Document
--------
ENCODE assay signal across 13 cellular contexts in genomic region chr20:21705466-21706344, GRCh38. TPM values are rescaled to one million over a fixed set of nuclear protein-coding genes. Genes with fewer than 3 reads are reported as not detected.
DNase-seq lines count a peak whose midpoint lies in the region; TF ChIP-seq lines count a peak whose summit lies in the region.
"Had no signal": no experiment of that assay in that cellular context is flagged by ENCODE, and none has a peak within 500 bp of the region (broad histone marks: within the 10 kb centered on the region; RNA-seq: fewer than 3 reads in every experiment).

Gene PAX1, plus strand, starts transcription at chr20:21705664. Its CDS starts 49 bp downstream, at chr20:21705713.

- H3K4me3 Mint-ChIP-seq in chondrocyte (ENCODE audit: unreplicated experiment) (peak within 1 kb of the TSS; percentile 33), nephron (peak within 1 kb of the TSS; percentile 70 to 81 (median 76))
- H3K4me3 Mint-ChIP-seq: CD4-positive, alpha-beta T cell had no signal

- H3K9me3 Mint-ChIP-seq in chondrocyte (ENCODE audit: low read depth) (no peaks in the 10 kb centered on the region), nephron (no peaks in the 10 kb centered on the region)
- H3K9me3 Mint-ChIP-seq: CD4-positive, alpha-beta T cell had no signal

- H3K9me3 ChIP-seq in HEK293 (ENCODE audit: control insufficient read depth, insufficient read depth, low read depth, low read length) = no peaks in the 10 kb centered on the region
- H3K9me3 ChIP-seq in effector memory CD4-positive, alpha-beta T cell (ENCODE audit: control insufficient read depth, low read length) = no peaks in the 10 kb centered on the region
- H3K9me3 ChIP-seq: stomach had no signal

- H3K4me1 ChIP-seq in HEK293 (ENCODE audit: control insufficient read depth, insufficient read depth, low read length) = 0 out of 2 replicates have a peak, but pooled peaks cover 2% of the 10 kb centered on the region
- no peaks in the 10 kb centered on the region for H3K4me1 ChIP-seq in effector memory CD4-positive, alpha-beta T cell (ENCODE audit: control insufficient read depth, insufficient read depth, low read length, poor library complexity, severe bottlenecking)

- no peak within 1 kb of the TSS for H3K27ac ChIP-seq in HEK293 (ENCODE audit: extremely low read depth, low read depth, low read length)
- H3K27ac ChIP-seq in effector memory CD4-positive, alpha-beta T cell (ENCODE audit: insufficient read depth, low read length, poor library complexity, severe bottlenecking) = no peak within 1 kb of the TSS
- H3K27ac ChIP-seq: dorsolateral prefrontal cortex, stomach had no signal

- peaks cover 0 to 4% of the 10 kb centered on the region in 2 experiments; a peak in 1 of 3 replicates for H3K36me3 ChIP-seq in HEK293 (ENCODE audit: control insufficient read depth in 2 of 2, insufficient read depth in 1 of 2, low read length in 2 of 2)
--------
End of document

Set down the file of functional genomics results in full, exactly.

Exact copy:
ENCODE assay signal across 13 cellular contexts in genomic region chr20:21705466-21706344, GRCh38. TPM values are rescaled to one million over a fixed set of nuclear protein-coding genes. Genes with fewer than 3 reads are reported as not detected.
DNase-seq lines count a peak whose midpoint lies in the region; TF ChIP-seq lines count a peak whose summit lies in the region.
"Had no signal": no experiment of that assay in that cellular context is flagged by ENCODE, and none has a peak within 500 bp of the region (broad histone marks: within the 10 kb centered on the region; RNA-seq: fewer than 3 reads in every experiment).

Gene PAX1, plus strand, starts transcription at chr20:21705664. Its CDS starts 49 bp downstream, at chr20:21705713.

- H3K4me3 Mint-ChIP-seq in chondrocyte (ENCODE audit: unreplicated experiment) (peak within 1 kb of the TSS; percentile 33), nephron (peak within 1 kb of the TSS; percentile 70 to 81 (median 76))
- H3K4me3 Mint-ChIP-seq: CD4-positive, alpha-beta T cell had no signal

- H3K9me3 Mint-ChIP-seq in chondrocyte (ENCODE audit: low read depth) (no peaks in the 10 kb centered on the region), nephron (no peaks in the 10 kb centered on the region)
- H3K9me3 Mint-ChIP-seq: CD4-positive, alpha-beta T cell had no signal

- H3K9me3 ChIP-seq in HEK293 (ENCODE audit: control insufficient read depth, insufficient read depth, low read depth, low read length) = no peaks in the 10 kb centered on the region
- H3K9me3 ChIP-seq in effector memory CD4-positive, alpha-beta T cell (ENCODE audit: control insufficient read depth, low read length) = no peaks in the 10 kb centered on the region
- H3K9me3 ChIP-seq: stomach had no signal

- H3K4me1 ChIP-seq in HEK293 (ENCODE audit: control insufficient read depth, insufficient read depth, low read length) = 0 out of 2 replicates have a peak, but pooled peaks cover 2% of the 10 kb centered on the region
- no peaks in the 10 kb centered on the region for H3K4me1 ChIP-seq in effector memory CD4-positive, alpha-beta T cell (ENCODE audit: control insufficient read depth, insufficient read depth, low read length, poor library complexity, severe bottlenecking)

- no peak within 1 kb of the TSS for H3K27ac ChIP-seq in HEK293 (ENCODE audit: extremely low read depth, low read depth, low read length)
- H3K27ac ChIP-seq in effector memory CD4-positive, alpha-beta T cell (ENCODE audit: insufficient read depth, low read length, poor library complexity, severe bottlenecking) = no peak within 1 kb of the TSS
- H3K27ac ChIP-seq: dorsolateral prefrontal cortex, stomach had no signal

- peaks cover 0 to 4% of the 10 kb centered on the region in 2 experiments; a peak in 1 of 3 replicates for H3K36me3 ChIP-seq in HEK293 (ENCODE audit: control insufficient read depth in 2 of 2, insufficient read depth in 1 of 2, low read length in 2 of 2)